(page last updated October 31, 2007 at 1:25 PM)
All Courts: United States District Court, District of Colorado (Case 1:03-cv-02453-ZLW-CBS)
Date Filed: June 20, 2005
Date Ended: August 11, 2006
This case arises out of the allotment of an additional seat in the House of Representatives to the state of Colorado after the 2000 census. In connection with the allotment of this additional seat, the number of congressional districts in the state was increased requiring a new redistricting plan. When the Colorado General Assembly failed to pass a new redistricting plan, the Colorado courts intervened and drew a new congressional district map; this court drawn district map was then used in the 2002 election. After the election, the General Assembly passed a redistricting plan, creating competing electoral maps. Two cases (Salazar v. Dennis, 79 P.3d 1221 (Colo. 2003) and Keller v. Davidson, 299 F. Supp.2d 1171 (D. Colo. 2004)) sought to continue the use of the court approved map- one in federal court, the other in state court. The Colorado Supreme Court held in Salazar that redistricting was limited to once per decade, and as such the map drawn by the General Assembly violated Colorado Constitution Article V, §44.
After the decision by the Colorado Supreme Court, the proponents of the legislative plan brought this action. This group argued that Colorado Constitution Article V, §44 violated the Elections Clause by depriving the legislature of its responsibility to draw congressional districts and the Petitions Clause by preventing citizens from petitioning the government to redress grievances. As to the Elections Clause claim, the District Court held that Plaintiffs were precluded from bringing such an action as: (1) the outcome of the government's previous litigation over a matter of public concern bound all state citizens; and, (2) Plaintiffs were seeking appellate review of an issue in a lower federal court decided by a state court. As to the Petition Clause claim, the District Court held that Plaintiffs did not state a claim for which relief could be granted as the Petitions Clause merely allows citizens to petition the government; the Petitions Clause does not guarantee citizens a right to redress.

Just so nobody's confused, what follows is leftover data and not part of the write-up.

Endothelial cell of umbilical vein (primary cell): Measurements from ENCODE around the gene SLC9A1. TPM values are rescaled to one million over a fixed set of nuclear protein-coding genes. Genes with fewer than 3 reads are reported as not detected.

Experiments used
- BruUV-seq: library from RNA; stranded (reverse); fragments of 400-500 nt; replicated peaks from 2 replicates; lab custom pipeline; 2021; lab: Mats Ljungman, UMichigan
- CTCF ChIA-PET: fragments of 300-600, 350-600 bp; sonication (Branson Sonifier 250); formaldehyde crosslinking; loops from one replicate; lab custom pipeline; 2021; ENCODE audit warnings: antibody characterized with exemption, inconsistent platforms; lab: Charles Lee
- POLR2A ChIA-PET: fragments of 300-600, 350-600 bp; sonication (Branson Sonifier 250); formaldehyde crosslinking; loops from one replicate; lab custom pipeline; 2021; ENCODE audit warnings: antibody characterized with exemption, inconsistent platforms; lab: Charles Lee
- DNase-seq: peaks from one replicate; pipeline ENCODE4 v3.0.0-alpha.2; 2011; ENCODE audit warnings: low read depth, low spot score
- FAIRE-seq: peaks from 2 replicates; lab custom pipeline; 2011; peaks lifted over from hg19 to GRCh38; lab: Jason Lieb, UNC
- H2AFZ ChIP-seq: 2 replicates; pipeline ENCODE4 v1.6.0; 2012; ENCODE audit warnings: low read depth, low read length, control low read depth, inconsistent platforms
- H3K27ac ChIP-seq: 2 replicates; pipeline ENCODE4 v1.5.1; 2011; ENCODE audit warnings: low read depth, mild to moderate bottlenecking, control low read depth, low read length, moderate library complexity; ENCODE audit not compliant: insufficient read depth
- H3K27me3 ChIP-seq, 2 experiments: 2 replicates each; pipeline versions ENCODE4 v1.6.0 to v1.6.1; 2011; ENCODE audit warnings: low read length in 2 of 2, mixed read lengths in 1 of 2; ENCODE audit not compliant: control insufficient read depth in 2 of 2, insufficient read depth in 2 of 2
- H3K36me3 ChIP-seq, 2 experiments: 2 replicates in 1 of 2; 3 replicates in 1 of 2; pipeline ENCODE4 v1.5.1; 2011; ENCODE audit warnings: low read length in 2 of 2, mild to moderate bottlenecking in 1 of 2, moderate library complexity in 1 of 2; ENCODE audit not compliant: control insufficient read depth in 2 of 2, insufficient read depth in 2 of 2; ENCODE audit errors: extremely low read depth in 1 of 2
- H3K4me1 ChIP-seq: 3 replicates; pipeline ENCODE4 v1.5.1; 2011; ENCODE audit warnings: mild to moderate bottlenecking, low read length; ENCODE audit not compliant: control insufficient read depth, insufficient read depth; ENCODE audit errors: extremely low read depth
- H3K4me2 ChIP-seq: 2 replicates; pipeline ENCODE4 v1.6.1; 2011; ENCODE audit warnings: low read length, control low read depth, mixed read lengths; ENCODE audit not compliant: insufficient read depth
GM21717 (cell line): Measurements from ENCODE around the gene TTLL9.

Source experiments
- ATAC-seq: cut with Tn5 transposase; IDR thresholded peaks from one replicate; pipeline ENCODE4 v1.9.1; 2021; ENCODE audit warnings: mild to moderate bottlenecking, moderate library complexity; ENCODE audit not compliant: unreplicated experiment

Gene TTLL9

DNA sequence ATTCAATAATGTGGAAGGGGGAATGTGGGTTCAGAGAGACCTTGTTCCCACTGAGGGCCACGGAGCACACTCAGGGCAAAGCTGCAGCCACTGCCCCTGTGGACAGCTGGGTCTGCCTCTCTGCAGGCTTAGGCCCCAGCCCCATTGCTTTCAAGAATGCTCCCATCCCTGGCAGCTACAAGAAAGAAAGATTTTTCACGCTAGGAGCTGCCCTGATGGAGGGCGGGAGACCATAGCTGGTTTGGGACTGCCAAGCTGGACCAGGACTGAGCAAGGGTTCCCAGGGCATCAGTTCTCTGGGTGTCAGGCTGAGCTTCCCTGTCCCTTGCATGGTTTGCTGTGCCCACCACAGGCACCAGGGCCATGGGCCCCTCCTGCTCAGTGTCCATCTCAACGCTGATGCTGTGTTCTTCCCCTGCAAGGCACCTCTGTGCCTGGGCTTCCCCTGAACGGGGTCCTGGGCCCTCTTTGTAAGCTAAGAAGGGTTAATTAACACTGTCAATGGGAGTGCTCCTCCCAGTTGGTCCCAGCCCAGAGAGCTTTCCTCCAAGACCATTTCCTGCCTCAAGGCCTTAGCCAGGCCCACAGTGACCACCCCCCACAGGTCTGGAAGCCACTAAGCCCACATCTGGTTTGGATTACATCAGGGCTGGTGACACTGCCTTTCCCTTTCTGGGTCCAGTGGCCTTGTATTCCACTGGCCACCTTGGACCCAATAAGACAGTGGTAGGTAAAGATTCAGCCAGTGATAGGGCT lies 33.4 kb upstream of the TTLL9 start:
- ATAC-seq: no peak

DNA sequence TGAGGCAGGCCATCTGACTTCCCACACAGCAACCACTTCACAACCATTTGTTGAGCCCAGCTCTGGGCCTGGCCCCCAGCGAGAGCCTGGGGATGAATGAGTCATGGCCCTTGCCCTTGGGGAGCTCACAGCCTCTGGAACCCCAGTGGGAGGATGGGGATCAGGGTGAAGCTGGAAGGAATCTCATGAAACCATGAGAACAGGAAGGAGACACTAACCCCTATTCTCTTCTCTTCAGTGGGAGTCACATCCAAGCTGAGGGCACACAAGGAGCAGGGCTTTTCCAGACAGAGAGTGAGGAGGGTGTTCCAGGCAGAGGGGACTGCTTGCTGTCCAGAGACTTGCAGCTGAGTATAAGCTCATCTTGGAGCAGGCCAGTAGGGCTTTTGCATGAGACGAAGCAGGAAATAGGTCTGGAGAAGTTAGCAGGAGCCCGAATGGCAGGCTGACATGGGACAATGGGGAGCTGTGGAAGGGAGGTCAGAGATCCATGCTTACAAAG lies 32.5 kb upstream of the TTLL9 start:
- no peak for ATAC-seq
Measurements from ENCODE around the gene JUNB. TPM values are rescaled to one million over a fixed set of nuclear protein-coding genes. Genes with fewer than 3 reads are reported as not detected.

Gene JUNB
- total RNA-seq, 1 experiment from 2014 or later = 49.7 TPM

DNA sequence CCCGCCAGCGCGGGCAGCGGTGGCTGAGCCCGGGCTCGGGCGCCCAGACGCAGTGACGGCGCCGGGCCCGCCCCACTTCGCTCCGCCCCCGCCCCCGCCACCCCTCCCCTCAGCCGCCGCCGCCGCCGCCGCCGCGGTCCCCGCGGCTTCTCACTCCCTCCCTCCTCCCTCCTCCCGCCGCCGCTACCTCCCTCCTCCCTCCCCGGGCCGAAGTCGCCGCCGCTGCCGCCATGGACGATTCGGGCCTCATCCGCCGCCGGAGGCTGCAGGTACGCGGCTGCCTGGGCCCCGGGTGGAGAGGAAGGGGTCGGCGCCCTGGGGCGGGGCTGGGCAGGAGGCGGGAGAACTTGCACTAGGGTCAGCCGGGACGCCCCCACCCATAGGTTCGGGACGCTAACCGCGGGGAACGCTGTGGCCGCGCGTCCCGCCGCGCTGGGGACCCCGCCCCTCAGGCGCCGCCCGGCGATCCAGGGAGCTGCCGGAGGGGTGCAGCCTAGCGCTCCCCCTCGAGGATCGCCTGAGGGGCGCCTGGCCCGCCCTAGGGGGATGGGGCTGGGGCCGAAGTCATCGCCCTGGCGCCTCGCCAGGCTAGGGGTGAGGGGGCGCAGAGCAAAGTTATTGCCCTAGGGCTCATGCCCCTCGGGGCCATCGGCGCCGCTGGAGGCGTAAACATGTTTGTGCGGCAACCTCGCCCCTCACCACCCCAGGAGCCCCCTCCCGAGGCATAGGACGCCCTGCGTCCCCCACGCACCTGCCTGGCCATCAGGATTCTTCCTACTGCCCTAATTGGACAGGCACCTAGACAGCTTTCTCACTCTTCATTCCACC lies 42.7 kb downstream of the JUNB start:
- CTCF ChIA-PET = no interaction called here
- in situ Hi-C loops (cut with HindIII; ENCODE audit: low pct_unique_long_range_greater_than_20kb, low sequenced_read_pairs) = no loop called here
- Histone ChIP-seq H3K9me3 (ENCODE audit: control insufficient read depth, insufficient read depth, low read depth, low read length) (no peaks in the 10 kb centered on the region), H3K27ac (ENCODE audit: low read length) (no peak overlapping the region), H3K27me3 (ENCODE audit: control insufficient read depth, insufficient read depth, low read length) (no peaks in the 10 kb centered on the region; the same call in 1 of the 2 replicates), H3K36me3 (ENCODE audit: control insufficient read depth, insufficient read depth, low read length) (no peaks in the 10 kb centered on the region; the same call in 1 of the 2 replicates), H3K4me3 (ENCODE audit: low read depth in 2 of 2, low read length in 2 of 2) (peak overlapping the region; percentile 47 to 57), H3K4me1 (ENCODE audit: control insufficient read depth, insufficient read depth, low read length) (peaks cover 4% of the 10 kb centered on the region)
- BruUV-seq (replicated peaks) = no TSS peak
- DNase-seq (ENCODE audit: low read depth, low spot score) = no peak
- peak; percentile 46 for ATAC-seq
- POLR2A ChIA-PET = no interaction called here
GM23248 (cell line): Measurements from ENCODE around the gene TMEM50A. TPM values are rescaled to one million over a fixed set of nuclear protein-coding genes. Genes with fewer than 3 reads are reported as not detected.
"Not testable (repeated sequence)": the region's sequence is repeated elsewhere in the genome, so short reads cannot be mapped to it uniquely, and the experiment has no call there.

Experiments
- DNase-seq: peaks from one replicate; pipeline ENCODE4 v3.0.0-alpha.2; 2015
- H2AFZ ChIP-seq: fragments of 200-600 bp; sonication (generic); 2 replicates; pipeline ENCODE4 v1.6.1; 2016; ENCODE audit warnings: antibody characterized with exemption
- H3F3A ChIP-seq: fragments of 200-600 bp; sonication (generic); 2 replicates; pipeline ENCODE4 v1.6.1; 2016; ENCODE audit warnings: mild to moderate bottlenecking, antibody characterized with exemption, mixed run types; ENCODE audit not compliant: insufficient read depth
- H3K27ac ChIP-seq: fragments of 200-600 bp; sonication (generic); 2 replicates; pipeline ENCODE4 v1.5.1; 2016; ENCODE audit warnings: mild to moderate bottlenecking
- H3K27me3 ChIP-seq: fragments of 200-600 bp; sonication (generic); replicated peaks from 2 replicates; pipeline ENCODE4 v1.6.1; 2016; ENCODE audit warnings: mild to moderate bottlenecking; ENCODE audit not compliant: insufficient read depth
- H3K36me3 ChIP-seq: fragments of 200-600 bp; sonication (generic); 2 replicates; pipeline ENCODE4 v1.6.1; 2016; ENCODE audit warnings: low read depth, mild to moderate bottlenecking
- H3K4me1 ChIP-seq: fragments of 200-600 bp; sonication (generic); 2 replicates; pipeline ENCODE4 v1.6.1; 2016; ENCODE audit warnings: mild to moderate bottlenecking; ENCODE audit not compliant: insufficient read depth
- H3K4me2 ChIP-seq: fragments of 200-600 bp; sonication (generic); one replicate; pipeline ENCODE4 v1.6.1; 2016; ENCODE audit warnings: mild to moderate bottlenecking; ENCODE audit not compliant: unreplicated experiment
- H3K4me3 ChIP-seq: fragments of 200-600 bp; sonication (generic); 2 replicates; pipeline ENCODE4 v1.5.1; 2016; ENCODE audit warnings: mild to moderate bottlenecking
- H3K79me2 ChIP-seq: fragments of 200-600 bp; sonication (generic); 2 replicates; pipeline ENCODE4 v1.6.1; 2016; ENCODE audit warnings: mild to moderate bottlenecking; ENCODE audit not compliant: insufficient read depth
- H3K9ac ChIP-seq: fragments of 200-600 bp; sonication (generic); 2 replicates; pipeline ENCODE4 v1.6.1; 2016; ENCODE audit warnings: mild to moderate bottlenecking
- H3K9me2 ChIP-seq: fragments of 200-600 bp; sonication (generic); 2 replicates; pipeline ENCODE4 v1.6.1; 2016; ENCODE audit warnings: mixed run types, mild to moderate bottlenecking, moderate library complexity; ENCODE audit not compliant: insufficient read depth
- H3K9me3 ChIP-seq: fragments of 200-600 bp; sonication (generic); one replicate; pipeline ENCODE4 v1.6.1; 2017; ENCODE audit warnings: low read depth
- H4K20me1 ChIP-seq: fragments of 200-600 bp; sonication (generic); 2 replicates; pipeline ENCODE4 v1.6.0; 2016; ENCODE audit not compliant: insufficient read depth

The United States Supreme Court remanded the case to the United States District Court for the District of Colorado and held that the parties in this action were not parties to the state-court proceedings, and thus are not bound by the state-court decision. The fact that they could be considered in privity with a party to the state-court judgment was not sufficient to bar the action of these Plaintiffs.